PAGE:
My first acquaintance with tiling pentagons was from Martin Gardner’s “Mathematical Games” columns in Scientific American magazine, in July and in December 1975. Although every triangle and every quadrilateral can tile the plane (that is, fill the plane with congruent copies, without gaps or overlaps), only certain types of pentagons can tile the plane. Until Gardner’s article, it was believed that all such types were known; there were eight different types.
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- Martin Gardner July 1975. “On tessellating the plane with convex polygon tiles.” Mathematical Games, Scientific American, pp. 112–117.Google Scholar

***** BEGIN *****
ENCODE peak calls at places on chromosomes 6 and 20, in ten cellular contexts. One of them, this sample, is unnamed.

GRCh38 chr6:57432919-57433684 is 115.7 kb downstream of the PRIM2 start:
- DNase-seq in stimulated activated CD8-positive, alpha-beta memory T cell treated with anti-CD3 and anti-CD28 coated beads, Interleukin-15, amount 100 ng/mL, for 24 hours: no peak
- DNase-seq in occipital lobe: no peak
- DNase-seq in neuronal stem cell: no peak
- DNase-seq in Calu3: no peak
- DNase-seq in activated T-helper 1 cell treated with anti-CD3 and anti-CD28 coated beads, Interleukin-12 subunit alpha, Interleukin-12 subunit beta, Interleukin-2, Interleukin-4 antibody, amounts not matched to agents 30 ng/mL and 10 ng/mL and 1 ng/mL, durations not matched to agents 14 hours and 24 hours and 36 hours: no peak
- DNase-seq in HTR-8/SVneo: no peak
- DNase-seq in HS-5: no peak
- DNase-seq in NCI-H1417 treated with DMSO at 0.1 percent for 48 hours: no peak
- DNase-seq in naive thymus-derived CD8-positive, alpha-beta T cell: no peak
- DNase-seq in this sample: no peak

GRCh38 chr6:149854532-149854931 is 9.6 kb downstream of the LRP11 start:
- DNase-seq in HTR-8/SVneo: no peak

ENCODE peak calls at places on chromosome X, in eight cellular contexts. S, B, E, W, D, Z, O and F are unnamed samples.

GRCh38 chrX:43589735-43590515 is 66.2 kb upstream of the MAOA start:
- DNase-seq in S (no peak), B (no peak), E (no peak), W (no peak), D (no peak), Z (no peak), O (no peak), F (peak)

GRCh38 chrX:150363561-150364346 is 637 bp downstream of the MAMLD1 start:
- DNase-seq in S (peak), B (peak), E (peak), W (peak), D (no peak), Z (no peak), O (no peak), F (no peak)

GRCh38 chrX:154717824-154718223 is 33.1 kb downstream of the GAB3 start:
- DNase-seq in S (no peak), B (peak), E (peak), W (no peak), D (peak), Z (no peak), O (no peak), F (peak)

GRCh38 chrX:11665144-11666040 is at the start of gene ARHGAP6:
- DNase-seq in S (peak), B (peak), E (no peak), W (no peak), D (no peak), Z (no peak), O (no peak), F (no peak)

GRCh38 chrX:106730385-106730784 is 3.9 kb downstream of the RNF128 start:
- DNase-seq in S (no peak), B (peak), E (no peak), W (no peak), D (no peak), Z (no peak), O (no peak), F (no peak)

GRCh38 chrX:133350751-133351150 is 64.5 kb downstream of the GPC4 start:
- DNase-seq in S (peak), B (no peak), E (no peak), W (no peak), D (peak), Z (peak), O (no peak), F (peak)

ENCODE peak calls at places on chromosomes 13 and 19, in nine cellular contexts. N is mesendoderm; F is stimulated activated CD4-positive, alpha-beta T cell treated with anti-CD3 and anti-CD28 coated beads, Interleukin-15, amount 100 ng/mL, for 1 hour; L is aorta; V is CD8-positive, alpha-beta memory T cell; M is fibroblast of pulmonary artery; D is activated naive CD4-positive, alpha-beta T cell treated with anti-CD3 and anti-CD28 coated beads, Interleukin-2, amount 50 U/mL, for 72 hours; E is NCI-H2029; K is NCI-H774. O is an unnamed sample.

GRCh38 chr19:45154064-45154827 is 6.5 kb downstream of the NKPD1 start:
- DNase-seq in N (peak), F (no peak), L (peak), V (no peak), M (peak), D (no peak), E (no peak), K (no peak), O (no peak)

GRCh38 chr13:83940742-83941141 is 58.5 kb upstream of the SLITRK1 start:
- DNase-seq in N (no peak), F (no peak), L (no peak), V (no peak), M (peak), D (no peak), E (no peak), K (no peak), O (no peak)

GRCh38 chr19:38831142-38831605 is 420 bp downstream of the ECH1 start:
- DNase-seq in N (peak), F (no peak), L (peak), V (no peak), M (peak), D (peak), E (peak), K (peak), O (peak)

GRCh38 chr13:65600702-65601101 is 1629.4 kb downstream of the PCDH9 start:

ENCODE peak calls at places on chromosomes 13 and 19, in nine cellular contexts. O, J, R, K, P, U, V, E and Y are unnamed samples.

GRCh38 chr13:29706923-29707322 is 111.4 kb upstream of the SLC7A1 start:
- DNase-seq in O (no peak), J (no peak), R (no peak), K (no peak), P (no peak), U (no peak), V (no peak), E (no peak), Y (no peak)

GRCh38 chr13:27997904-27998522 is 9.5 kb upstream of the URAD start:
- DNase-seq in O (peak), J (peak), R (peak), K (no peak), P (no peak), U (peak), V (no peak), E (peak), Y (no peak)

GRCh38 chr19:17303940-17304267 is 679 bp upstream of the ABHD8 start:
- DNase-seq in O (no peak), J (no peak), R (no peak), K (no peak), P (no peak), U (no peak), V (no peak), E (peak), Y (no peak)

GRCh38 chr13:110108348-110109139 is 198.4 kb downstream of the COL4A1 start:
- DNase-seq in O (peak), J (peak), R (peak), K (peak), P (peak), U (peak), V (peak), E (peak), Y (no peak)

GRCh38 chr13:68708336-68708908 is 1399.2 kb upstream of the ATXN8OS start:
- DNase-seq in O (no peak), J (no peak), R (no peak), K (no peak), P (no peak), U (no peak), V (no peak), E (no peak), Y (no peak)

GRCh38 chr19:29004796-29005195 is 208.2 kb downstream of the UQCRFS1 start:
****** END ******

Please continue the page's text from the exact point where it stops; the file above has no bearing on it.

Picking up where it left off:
- Martin Gardner 1988. “Tiling with Convex Polygons.” Time Travel and other Mathematical Bewilderments. W.H. Freeman & Co. pp. 174–175. [This reproduces the 1975 column of  and gives updates on the aftermath of the column.]Google Scholar
- Daniel Huson and Olaf Delgado Friedrichs 1992–95. RepTiles, computer software to produce k-isohedral tilings.Google Scholar
- Ivars Peterson 1990. “Paving the Plane.” Islands of Truth. W.H. Freeman & Co. pp. 83–86.Google Scholar
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